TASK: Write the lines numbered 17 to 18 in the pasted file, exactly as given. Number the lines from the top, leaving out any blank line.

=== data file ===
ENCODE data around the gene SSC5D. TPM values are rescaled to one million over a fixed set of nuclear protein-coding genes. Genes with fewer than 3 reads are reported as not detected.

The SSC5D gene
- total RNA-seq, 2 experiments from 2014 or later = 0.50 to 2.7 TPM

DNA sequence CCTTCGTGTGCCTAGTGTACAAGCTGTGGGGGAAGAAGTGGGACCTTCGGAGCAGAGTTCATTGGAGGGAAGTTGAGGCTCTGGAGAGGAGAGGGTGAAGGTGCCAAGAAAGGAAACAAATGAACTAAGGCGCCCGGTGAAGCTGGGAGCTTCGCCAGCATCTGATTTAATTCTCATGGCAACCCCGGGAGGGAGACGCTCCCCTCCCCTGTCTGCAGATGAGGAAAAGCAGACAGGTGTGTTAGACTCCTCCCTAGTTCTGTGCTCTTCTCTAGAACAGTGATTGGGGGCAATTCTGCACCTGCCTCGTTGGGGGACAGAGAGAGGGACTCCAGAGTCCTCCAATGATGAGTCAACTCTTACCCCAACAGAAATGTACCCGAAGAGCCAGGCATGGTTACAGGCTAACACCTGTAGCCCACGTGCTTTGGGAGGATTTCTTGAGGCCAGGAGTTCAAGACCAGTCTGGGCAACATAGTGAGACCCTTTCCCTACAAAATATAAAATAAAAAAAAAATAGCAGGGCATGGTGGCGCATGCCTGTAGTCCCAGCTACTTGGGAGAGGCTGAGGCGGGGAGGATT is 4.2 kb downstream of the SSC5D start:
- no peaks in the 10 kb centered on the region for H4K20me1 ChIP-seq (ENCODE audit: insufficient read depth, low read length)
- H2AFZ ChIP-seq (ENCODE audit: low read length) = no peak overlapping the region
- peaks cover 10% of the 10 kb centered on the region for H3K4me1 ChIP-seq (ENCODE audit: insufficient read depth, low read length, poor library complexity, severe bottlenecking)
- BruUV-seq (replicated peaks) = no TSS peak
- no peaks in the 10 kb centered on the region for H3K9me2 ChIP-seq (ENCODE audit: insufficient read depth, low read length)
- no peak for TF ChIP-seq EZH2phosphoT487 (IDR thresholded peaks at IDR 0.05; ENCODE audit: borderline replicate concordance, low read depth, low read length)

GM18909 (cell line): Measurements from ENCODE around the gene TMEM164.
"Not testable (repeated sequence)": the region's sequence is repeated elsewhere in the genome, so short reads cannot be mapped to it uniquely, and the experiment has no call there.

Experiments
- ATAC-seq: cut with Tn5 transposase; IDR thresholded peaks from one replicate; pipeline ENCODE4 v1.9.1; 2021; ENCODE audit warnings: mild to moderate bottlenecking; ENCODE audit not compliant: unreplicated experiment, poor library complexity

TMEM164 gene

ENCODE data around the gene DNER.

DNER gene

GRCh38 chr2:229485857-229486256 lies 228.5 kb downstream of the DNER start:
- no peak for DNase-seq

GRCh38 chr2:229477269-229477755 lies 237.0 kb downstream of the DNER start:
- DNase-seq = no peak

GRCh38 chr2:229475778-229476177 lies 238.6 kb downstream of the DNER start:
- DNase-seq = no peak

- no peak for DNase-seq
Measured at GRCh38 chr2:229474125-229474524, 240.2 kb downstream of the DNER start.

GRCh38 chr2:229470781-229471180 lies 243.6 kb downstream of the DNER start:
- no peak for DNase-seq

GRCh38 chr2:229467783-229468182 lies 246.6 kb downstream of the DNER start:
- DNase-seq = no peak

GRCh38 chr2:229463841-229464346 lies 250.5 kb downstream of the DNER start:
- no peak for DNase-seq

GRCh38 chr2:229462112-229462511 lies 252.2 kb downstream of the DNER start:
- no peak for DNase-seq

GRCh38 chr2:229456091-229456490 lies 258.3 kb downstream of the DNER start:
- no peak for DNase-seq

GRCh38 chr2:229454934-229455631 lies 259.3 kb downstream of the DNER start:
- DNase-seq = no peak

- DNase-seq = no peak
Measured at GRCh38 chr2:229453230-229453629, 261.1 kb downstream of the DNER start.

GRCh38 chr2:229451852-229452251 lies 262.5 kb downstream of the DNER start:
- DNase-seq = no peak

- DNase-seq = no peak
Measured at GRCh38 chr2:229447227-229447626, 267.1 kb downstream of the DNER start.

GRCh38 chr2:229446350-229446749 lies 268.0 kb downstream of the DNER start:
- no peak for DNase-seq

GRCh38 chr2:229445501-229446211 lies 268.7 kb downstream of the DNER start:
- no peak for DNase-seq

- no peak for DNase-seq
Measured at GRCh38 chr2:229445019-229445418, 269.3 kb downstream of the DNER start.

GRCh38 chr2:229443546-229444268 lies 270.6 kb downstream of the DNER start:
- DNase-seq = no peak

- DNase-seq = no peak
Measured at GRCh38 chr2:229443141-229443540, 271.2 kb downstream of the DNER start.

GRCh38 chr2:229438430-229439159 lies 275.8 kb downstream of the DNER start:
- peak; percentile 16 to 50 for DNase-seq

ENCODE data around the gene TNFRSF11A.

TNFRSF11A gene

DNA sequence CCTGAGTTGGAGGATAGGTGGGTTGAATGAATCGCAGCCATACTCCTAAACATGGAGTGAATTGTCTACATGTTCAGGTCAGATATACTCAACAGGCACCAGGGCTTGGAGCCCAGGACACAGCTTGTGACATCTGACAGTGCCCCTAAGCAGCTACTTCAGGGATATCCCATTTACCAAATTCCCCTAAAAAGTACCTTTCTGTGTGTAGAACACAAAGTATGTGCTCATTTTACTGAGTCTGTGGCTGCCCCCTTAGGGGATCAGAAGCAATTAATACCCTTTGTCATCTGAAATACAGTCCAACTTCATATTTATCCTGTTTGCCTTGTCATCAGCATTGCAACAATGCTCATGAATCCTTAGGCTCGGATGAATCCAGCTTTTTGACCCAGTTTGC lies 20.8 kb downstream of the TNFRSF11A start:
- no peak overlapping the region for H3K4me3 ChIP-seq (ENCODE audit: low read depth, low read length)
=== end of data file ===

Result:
DNER gene

GRCh38 chr2:229485857-229486256 lies 228.5 kb downstream of the DNER start: